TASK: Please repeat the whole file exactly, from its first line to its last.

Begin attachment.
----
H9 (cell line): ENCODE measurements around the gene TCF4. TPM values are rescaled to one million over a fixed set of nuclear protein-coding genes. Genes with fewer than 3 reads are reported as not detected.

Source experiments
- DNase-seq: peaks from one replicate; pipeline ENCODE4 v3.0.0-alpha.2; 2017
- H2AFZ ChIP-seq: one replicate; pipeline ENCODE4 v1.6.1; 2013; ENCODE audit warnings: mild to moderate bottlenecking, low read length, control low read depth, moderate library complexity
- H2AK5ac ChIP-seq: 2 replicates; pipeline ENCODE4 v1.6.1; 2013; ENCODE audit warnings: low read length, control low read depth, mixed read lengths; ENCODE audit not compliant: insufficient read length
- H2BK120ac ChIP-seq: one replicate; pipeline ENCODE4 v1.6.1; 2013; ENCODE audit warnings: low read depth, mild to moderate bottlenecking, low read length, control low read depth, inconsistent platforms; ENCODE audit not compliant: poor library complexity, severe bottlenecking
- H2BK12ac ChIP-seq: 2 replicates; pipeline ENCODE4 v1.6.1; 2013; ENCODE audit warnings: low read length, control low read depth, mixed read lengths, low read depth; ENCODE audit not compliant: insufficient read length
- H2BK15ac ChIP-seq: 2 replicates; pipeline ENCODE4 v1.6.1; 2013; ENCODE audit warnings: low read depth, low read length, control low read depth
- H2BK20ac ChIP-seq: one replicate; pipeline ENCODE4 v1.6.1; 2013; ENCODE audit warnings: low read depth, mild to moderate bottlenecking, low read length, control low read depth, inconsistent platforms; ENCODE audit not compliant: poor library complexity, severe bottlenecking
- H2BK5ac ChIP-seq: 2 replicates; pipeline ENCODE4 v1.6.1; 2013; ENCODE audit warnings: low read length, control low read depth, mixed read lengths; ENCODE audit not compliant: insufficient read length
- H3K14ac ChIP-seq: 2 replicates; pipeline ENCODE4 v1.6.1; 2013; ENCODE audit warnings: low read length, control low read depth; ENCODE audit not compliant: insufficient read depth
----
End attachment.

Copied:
H9 (cell line): ENCODE measurements around the gene TCF4. TPM values are rescaled to one million over a fixed set of nuclear protein-coding genes. Genes with fewer than 3 reads are reported as not detected.

Source experiments
- DNase-seq: peaks from one replicate; pipeline ENCODE4 v3.0.0-alpha.2; 2017
- H2AFZ ChIP-seq: one replicate; pipeline ENCODE4 v1.6.1; 2013; ENCODE audit warnings: mild to moderate bottlenecking, low read length, control low read depth, moderate library complexity
- H2AK5ac ChIP-seq: 2 replicates; pipeline ENCODE4 v1.6.1; 2013; ENCODE audit warnings: low read length, control low read depth, mixed read lengths; ENCODE audit not compliant: insufficient read length
- H2BK120ac ChIP-seq: one replicate; pipeline ENCODE4 v1.6.1; 2013; ENCODE audit warnings: low read depth, mild to moderate bottlenecking, low read length, control low read depth, inconsistent platforms; ENCODE audit not compliant: poor library complexity, severe bottlenecking
- H2BK12ac ChIP-seq: 2 replicates; pipeline ENCODE4 v1.6.1; 2013; ENCODE audit warnings: low read length, control low read depth, mixed read lengths, low read depth; ENCODE audit not compliant: insufficient read length
- H2BK15ac ChIP-seq: 2 replicates; pipeline ENCODE4 v1.6.1; 2013; ENCODE audit warnings: low read depth, low read length, control low read depth
- H2BK20ac ChIP-seq: one replicate; pipeline ENCODE4 v1.6.1; 2013; ENCODE audit warnings: low read depth, mild to moderate bottlenecking, low read length, control low read depth, inconsistent platforms; ENCODE audit not compliant: poor library complexity, severe bottlenecking
- H2BK5ac ChIP-seq: 2 replicates; pipeline ENCODE4 v1.6.1; 2013; ENCODE audit warnings: low read length, control low read depth, mixed read lengths; ENCODE audit not compliant: insufficient read length
- H3K14ac ChIP-seq: 2 replicates; pipeline ENCODE4 v1.6.1; 2013; ENCODE audit warnings: low read length, control low read depth; ENCODE audit not compliant: insufficient read depth